This brings us to the implantation window – the most optimal point for embryo transfer. During the implantation window, the uterus presents the best possible environment for the embryo. For most patients, this window occurs between days 19 and 24 of the menstrual cycle. For some patients, this window may be displaced – that is, it could occur earlier or later when compared to the majority of the population. An endometrial biopsy is helpful in determining whether or not that is the case and is a common test ordered for patients suffering from recurrent implantation failure.
On a closing note, Dr Kushniruk shared with us the story of a couple she treated. The couple were of advanced reproductive age – the wife was 44 years old, while her husband was 46. Their diagnosis was primary infertility in addition to adenomyosis. The woman was also a poor responder – which means she was a patient who did not respond as well as others to hormonal stimulation. Her partner suffered from poor quality of sperm.
At first, the patients attempted three cycles of IVF using their own eggs, which didn’t work. Following that, the couple made a decision to start an egg donation programme. Three fresh egg donation cycles resulted in just one biochemical pregnancy – not a clinical one. The patients didn’t give up however. They had one frozen embryo left from the previous programme. Unfortunately, it still didn’t result in a pregnancy.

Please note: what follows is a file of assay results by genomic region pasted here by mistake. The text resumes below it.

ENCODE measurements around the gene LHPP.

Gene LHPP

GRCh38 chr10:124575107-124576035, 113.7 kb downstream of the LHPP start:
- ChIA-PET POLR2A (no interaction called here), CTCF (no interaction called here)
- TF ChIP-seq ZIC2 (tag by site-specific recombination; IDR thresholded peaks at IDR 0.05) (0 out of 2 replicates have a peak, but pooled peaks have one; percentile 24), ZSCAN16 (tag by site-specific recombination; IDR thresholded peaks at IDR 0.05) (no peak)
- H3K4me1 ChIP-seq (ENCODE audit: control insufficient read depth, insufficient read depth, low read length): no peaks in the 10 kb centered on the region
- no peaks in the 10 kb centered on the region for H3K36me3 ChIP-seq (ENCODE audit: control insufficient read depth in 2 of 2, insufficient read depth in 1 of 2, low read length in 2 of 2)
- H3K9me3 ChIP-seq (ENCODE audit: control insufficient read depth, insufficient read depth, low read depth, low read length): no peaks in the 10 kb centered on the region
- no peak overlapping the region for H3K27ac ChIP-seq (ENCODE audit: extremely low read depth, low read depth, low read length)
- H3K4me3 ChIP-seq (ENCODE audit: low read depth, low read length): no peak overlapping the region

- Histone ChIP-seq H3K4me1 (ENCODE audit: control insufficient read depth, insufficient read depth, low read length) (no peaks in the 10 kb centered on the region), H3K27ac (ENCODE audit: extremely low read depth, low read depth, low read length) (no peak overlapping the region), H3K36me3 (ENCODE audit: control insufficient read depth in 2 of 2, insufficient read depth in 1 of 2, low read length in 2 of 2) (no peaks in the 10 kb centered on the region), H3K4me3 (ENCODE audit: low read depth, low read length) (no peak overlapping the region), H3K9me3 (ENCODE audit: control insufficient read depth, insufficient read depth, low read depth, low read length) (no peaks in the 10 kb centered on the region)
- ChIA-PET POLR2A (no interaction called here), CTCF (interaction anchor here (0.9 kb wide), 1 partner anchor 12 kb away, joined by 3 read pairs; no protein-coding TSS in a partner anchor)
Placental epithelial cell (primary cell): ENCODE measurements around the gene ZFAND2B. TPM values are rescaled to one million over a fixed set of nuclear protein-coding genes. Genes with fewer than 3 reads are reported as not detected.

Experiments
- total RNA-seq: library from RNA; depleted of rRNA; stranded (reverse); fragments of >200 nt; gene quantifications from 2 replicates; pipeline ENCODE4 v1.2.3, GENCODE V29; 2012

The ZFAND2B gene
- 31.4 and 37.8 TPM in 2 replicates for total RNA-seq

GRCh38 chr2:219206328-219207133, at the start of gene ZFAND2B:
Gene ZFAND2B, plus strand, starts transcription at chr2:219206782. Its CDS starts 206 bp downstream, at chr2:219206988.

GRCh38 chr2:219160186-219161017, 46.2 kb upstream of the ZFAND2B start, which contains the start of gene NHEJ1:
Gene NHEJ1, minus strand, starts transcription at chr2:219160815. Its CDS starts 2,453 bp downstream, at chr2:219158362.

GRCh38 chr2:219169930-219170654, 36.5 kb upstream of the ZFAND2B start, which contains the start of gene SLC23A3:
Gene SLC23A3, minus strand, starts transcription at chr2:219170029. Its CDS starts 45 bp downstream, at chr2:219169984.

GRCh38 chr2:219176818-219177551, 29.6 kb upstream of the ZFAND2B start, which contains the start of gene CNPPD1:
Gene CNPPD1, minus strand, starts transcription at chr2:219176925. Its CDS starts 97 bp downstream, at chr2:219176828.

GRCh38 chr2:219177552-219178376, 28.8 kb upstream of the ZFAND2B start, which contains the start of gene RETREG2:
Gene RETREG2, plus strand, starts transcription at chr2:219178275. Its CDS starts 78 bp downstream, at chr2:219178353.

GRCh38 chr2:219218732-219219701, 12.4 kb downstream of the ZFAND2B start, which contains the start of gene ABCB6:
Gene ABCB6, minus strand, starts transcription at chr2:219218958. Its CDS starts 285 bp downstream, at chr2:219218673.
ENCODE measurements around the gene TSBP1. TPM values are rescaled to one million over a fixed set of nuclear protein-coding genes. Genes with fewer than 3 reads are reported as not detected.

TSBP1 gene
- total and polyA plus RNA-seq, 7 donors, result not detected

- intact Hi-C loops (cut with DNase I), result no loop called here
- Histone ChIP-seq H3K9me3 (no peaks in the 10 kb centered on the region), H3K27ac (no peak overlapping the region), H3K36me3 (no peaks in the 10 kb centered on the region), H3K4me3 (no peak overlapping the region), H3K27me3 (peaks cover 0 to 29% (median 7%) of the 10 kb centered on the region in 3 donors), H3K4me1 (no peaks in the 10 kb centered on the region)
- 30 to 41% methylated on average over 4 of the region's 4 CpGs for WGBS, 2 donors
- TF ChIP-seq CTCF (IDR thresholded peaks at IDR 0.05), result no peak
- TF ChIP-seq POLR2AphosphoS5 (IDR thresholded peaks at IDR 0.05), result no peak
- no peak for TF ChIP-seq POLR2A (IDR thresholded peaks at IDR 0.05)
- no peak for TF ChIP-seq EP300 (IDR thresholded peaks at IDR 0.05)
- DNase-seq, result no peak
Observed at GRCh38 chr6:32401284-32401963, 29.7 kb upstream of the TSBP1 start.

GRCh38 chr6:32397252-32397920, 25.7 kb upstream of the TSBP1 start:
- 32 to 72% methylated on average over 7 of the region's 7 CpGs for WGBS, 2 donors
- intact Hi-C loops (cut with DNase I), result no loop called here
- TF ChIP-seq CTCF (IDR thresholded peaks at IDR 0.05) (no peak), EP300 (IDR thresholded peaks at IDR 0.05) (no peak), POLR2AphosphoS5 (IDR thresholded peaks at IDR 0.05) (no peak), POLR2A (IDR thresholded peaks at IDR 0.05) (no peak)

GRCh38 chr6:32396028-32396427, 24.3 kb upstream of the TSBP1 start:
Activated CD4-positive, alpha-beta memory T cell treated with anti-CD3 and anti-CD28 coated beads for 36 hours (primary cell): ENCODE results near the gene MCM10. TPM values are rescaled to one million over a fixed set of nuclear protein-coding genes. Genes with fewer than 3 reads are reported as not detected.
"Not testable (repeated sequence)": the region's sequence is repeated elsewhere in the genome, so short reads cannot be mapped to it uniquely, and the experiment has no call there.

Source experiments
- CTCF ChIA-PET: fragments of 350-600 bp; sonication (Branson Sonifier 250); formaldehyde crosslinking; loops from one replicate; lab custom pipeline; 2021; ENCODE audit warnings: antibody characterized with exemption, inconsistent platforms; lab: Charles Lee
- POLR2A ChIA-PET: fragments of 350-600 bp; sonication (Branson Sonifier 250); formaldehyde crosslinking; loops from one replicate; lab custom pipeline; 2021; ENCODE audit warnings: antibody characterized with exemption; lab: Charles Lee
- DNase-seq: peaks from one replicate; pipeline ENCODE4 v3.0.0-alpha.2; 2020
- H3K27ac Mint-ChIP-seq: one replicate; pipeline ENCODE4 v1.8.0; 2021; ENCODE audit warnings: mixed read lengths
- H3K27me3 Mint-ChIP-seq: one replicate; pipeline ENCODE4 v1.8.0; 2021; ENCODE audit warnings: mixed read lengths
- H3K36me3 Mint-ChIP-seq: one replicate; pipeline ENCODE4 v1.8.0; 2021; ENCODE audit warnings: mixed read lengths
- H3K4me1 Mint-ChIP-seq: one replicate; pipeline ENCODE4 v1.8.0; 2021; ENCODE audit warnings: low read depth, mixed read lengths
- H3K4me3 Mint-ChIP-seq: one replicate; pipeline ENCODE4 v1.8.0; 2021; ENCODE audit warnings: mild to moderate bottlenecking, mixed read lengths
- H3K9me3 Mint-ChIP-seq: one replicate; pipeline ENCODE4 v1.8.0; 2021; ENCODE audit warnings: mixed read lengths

After seven unsuccessful cycles, the couple decided to make the switch to donated embryos. Embryos in donation programmes come from other couples who completed their IVF journey and had surplus embryos; when a couple decide they do not want more children, they can donate the embryos to other couples. Alternatively, embryos for donation can be created using egg and sperm donors. In either case, the process results in high quality embryos being available to the patient. Our patients decided to go with the second route.
Embryo donation did not bring immediate effects. The first four cycles resulted in no pregnancy, the fifth resulted in a biochemical pregnancy, while the final – the sixth – resulted in an actual, clinical pregnancy. That’s thirteen attempts in total before a successful pregnancy. So, what went wrong?